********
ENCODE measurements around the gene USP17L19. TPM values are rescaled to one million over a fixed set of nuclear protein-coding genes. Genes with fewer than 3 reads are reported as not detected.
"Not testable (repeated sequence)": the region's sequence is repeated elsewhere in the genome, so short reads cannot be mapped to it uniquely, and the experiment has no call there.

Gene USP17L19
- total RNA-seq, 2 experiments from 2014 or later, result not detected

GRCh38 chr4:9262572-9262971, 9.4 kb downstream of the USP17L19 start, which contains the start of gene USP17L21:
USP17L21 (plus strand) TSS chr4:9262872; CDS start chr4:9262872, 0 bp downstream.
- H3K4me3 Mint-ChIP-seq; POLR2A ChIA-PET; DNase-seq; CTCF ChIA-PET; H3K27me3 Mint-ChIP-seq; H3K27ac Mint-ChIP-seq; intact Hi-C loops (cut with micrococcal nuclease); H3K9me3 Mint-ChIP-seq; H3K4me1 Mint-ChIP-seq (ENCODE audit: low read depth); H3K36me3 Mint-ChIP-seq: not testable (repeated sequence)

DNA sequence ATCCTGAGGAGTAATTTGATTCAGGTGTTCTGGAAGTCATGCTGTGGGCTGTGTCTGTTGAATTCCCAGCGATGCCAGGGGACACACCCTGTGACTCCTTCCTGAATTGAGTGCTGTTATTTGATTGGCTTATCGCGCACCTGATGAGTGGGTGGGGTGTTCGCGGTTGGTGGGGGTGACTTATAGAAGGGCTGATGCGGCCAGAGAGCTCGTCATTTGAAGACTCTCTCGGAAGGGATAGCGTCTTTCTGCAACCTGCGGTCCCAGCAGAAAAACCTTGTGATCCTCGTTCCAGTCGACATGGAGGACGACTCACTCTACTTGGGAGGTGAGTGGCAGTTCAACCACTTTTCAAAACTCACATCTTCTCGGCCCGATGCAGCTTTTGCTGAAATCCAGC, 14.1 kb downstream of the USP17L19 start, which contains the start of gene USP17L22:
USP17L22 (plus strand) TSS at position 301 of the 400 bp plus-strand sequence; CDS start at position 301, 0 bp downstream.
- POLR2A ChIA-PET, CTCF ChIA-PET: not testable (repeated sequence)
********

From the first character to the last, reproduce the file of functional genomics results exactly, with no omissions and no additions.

ENCODE measurements around the gene USP17L19. TPM values are rescaled to one million over a fixed set of nuclear protein-coding genes. Genes with fewer than 3 reads are reported as not detected.
"Not testable (repeated sequence)": the region's sequence is repeated elsewhere in the genome, so short reads cannot be mapped to it uniquely, and the experiment has no call there.

Gene USP17L19
- total RNA-seq, 2 experiments from 2014 or later, result not detected

GRCh38 chr4:9262572-9262971, 9.4 kb downstream of the USP17L19 start, which contains the start of gene USP17L21:
USP17L21 (plus strand) TSS chr4:9262872; CDS start chr4:9262872, 0 bp downstream.
- H3K4me3 Mint-ChIP-seq; POLR2A ChIA-PET; DNase-seq; CTCF ChIA-PET; H3K27me3 Mint-ChIP-seq; H3K27ac Mint-ChIP-seq; intact Hi-C loops (cut with micrococcal nuclease); H3K9me3 Mint-ChIP-seq; H3K4me1 Mint-ChIP-seq (ENCODE audit: low read depth); H3K36me3 Mint-ChIP-seq: not testable (repeated sequence)

DNA sequence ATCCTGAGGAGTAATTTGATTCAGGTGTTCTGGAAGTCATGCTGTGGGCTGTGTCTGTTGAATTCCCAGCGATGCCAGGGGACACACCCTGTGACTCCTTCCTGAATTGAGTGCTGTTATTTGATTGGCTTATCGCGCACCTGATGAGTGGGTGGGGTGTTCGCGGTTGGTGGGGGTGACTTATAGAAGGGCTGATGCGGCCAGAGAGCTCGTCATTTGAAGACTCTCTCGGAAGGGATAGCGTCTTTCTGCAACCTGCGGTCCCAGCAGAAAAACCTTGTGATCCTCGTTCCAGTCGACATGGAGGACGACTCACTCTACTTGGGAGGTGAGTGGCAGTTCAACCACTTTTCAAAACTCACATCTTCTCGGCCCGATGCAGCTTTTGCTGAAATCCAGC, 14.1 kb downstream of the USP17L19 start, which contains the start of gene USP17L22:
USP17L22 (plus strand) TSS at position 301 of the 400 bp plus-strand sequence; CDS start at position 301, 0 bp downstream.
- POLR2A ChIA-PET, CTCF ChIA-PET: not testable (repeated sequence)